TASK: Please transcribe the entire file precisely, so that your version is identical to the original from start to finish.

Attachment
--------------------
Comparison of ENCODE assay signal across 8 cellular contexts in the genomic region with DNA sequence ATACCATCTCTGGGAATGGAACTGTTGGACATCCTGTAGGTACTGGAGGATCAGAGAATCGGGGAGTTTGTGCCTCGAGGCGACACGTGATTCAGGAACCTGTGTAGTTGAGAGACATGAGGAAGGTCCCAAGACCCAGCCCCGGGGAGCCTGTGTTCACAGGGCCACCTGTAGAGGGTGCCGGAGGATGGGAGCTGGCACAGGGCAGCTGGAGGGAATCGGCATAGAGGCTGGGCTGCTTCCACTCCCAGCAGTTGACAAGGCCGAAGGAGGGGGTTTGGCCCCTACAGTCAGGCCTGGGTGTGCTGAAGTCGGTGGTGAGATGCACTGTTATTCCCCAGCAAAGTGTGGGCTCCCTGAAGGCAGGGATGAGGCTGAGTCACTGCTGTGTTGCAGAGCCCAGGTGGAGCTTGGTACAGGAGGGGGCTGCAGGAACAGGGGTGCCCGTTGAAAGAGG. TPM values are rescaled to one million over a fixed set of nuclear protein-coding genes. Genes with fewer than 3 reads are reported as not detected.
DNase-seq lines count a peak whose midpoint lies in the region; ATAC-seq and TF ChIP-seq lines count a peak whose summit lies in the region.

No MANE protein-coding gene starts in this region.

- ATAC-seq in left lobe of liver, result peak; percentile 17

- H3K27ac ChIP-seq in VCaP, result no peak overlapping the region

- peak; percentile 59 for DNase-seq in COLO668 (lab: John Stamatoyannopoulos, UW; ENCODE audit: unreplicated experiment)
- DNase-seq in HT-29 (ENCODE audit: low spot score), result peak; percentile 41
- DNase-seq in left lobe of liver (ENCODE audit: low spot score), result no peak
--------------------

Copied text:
Comparison of ENCODE assay signal across 8 cellular contexts in the genomic region with DNA sequence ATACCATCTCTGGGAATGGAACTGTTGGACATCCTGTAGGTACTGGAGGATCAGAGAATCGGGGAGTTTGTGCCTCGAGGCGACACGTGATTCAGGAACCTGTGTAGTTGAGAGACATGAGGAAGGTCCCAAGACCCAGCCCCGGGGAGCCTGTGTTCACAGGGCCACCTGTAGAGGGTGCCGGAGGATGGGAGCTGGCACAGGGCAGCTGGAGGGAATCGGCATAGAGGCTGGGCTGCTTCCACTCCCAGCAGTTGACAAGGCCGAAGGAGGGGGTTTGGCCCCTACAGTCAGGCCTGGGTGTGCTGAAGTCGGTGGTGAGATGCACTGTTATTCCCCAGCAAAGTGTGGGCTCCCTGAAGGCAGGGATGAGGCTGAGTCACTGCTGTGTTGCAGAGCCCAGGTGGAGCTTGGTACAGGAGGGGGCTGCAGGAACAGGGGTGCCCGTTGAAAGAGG. TPM values are rescaled to one million over a fixed set of nuclear protein-coding genes. Genes with fewer than 3 reads are reported as not detected.
DNase-seq lines count a peak whose midpoint lies in the region; ATAC-seq and TF ChIP-seq lines count a peak whose summit lies in the region.

No MANE protein-coding gene starts in this region.

- ATAC-seq in left lobe of liver, result peak; percentile 17

- H3K27ac ChIP-seq in VCaP, result no peak overlapping the region

- peak; percentile 59 for DNase-seq in COLO668 (lab: John Stamatoyannopoulos, UW; ENCODE audit: unreplicated experiment)
- DNase-seq in HT-29 (ENCODE audit: low spot score), result peak; percentile 41
- DNase-seq in left lobe of liver (ENCODE audit: low spot score), result no peak